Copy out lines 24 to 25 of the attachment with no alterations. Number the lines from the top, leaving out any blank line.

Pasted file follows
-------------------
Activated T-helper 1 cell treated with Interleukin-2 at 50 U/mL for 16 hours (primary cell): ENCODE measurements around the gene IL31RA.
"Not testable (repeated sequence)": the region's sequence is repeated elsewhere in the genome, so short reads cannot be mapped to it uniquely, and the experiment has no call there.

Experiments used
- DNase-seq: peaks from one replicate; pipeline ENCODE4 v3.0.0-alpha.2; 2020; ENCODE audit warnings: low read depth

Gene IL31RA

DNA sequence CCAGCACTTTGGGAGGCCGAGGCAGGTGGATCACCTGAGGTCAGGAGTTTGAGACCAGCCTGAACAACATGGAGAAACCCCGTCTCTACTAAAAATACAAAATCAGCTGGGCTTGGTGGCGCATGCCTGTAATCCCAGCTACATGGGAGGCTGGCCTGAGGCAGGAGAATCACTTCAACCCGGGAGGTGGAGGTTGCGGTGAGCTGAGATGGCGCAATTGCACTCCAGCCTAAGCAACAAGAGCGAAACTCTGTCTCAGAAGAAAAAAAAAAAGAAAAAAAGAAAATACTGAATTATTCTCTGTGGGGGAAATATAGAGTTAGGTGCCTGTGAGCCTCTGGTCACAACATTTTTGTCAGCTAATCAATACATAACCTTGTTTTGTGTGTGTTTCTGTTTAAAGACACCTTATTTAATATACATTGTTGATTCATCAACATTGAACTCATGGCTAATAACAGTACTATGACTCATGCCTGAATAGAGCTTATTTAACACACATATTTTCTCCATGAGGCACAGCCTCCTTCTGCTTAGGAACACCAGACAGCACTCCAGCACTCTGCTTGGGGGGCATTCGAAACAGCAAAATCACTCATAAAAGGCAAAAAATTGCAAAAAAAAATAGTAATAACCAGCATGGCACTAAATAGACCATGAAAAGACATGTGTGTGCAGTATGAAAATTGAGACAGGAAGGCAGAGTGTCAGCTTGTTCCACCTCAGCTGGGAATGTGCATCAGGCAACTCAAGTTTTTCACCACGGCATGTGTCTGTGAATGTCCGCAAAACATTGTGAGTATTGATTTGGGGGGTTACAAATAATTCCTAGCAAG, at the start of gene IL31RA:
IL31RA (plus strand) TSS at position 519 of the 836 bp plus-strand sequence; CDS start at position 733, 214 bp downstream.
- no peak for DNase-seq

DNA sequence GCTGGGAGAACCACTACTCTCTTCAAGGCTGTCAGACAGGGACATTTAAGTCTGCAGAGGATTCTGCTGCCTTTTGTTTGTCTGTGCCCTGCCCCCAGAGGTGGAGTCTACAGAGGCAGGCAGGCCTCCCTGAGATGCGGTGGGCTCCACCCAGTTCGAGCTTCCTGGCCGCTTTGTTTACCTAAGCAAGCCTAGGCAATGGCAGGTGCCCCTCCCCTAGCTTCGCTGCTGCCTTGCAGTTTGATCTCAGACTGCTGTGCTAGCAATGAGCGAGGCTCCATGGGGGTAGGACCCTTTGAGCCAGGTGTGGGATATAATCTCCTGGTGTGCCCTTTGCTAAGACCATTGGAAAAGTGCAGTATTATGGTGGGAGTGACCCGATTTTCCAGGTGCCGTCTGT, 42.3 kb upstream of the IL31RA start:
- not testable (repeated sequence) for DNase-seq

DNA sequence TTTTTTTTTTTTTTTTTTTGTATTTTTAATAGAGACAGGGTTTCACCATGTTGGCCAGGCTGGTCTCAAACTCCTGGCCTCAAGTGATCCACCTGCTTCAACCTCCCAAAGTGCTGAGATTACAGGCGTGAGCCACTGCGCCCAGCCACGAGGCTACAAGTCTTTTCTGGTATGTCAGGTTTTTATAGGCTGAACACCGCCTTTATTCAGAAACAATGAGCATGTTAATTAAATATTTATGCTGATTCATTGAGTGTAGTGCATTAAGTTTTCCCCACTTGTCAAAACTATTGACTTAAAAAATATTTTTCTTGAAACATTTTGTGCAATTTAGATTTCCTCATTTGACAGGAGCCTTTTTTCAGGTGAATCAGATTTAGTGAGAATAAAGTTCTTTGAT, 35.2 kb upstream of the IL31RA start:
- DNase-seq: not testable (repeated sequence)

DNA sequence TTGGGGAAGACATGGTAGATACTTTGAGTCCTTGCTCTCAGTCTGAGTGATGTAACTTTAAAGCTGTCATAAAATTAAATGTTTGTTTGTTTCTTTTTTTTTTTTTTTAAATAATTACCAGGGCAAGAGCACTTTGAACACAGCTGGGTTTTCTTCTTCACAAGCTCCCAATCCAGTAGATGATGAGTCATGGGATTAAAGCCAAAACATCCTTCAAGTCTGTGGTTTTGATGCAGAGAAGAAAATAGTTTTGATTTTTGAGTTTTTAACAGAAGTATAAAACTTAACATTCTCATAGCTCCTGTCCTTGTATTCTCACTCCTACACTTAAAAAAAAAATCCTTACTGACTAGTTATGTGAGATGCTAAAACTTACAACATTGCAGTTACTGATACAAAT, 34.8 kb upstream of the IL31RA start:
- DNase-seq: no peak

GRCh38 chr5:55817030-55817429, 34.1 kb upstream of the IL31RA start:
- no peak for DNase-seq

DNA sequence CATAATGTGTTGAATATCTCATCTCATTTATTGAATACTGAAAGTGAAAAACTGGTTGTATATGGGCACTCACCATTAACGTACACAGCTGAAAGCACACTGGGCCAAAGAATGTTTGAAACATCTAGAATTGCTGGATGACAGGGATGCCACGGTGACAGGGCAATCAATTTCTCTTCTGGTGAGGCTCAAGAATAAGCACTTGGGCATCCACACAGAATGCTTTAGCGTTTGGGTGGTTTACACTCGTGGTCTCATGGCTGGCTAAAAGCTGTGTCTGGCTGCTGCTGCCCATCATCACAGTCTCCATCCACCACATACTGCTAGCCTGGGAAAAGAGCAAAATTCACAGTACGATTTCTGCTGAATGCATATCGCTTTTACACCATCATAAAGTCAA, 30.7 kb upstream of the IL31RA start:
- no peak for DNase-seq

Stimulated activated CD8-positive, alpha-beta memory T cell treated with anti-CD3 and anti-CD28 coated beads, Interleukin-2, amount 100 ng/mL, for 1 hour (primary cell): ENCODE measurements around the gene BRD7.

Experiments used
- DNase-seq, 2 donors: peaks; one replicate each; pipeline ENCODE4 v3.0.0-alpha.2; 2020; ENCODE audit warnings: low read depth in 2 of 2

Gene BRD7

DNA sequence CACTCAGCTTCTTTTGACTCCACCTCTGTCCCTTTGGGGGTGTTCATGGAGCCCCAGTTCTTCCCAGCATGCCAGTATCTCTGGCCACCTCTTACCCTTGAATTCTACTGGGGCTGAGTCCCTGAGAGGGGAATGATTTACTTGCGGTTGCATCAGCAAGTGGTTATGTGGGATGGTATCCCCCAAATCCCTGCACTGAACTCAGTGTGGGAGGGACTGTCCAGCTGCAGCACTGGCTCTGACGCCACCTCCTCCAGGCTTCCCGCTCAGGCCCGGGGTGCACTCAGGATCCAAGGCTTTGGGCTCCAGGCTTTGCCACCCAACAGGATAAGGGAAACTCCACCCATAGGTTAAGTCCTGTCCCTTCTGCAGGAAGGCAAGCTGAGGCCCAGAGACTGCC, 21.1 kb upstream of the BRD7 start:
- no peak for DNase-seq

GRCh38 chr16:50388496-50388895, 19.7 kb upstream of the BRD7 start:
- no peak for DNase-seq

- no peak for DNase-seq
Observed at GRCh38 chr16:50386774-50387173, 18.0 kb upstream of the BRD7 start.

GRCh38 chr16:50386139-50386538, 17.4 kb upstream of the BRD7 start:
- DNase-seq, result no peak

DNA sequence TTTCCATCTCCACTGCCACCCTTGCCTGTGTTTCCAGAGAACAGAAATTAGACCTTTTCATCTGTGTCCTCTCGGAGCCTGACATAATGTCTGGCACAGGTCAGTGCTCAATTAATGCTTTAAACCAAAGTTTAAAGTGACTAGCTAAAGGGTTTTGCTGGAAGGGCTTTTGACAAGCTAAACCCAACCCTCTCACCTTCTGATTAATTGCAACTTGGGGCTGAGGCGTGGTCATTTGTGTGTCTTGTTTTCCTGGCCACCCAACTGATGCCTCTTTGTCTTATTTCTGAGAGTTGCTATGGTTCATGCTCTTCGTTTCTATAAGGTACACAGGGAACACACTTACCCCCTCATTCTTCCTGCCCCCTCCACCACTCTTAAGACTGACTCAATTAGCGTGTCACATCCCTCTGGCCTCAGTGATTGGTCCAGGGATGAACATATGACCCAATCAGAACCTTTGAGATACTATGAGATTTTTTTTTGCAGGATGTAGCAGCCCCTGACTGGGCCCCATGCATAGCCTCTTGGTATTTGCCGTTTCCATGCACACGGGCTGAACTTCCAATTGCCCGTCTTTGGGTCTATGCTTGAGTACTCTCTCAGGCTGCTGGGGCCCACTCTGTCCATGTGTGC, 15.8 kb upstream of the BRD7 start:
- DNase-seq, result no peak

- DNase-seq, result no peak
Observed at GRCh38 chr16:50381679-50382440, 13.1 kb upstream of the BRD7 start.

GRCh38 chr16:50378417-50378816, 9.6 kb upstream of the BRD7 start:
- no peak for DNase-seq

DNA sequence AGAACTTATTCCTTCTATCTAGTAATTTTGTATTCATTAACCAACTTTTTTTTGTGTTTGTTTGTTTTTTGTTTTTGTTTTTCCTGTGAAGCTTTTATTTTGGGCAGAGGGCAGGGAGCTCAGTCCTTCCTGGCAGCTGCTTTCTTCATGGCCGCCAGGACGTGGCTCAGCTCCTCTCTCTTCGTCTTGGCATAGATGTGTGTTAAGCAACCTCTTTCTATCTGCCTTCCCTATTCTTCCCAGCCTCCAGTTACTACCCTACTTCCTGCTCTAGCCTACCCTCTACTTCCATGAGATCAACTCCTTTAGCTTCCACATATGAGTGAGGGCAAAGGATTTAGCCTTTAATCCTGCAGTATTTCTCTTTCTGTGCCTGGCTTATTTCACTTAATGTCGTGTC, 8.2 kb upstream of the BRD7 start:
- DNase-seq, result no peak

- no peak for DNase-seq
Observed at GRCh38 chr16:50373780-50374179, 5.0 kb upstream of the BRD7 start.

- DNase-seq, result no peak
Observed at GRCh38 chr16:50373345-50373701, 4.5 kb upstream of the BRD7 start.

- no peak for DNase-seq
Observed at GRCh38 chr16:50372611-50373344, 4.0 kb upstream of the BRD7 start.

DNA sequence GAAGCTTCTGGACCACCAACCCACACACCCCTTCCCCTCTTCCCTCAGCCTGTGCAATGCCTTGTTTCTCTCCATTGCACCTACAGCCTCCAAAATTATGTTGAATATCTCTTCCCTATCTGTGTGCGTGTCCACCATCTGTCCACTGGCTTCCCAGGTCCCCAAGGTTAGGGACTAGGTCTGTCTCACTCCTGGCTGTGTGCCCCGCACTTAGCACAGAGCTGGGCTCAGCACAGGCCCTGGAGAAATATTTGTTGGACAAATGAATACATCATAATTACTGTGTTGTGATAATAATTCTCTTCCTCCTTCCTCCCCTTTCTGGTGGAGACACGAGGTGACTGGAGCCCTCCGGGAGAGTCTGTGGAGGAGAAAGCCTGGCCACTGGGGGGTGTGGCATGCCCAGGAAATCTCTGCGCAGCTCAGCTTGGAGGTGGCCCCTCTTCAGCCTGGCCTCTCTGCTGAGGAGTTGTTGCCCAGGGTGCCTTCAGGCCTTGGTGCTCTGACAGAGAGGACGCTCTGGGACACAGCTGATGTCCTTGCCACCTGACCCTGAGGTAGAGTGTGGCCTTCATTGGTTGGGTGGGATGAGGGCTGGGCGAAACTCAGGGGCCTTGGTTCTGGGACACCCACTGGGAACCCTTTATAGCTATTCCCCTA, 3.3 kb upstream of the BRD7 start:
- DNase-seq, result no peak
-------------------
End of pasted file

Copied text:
- no peak for DNase-seq

GRCh38 chr16:50388496-50388895, 19.7 kb upstream of the BRD7 start: